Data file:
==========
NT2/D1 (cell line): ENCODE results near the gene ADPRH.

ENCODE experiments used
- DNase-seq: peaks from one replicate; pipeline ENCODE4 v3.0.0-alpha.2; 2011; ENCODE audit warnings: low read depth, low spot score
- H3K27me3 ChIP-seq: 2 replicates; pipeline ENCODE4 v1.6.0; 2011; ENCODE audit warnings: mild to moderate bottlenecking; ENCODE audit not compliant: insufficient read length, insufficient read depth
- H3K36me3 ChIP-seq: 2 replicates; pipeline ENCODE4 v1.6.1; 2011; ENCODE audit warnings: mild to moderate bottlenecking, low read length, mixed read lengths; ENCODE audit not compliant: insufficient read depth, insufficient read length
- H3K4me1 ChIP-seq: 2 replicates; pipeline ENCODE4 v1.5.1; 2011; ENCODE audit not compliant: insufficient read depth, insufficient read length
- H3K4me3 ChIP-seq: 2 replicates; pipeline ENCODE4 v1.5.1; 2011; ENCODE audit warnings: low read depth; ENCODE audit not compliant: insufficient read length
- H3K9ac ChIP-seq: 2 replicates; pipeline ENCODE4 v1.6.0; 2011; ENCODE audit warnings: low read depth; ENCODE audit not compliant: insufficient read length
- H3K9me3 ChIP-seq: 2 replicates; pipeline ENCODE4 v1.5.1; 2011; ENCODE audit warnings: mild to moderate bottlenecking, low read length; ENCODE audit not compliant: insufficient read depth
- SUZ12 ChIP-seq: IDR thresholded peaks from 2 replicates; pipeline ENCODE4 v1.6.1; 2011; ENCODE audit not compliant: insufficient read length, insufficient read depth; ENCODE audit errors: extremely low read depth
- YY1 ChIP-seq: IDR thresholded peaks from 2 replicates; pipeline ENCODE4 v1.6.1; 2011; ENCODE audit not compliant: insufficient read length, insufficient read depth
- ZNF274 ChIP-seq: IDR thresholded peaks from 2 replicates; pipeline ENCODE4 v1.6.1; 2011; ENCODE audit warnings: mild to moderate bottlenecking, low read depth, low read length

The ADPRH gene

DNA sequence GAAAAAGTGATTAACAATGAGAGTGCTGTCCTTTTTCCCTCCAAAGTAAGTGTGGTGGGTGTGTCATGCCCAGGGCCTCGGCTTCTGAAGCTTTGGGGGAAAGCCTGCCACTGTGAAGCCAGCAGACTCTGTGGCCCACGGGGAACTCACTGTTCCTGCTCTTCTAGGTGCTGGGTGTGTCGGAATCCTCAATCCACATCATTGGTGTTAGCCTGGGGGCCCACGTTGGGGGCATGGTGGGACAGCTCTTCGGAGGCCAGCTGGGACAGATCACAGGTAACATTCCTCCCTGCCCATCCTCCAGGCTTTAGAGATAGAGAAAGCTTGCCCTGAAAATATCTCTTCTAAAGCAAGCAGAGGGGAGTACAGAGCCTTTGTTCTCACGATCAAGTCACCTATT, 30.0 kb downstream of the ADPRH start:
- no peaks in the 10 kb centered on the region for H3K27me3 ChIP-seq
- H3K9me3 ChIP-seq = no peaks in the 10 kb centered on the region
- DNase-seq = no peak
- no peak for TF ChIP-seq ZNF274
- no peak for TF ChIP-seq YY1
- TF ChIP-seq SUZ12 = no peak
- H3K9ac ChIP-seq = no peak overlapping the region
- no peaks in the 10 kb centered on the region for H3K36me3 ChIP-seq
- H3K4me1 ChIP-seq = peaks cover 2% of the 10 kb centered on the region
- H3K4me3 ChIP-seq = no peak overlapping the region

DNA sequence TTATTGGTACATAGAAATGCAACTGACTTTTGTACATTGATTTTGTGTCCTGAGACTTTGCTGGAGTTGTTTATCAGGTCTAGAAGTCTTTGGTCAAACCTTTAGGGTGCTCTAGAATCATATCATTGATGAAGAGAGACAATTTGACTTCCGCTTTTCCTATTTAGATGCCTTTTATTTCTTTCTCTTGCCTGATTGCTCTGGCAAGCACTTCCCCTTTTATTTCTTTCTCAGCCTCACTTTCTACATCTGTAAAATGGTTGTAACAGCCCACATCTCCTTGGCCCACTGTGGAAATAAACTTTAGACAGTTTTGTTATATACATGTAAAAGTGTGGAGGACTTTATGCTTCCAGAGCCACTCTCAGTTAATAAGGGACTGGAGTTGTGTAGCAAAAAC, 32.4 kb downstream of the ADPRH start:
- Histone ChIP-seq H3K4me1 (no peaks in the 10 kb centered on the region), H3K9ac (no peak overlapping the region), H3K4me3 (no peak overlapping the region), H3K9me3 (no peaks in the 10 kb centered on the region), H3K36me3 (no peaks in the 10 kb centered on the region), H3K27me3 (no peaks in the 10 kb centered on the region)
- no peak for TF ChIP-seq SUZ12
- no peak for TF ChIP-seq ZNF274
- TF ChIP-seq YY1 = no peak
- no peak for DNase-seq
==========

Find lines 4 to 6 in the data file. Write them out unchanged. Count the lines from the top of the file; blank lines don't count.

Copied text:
- H3K27me3 ChIP-seq: 2 replicates; pipeline ENCODE4 v1.6.0; 2011; ENCODE audit warnings: mild to moderate bottlenecking; ENCODE audit not compliant: insufficient read length, insufficient read depth
- H3K36me3 ChIP-seq: 2 replicates; pipeline ENCODE4 v1.6.1; 2011; ENCODE audit warnings: mild to moderate bottlenecking, low read length, mixed read lengths; ENCODE audit not compliant: insufficient read depth, insufficient read length
- H3K4me1 ChIP-seq: 2 replicates; pipeline ENCODE4 v1.5.1; 2011; ENCODE audit not compliant: insufficient read depth, insufficient read length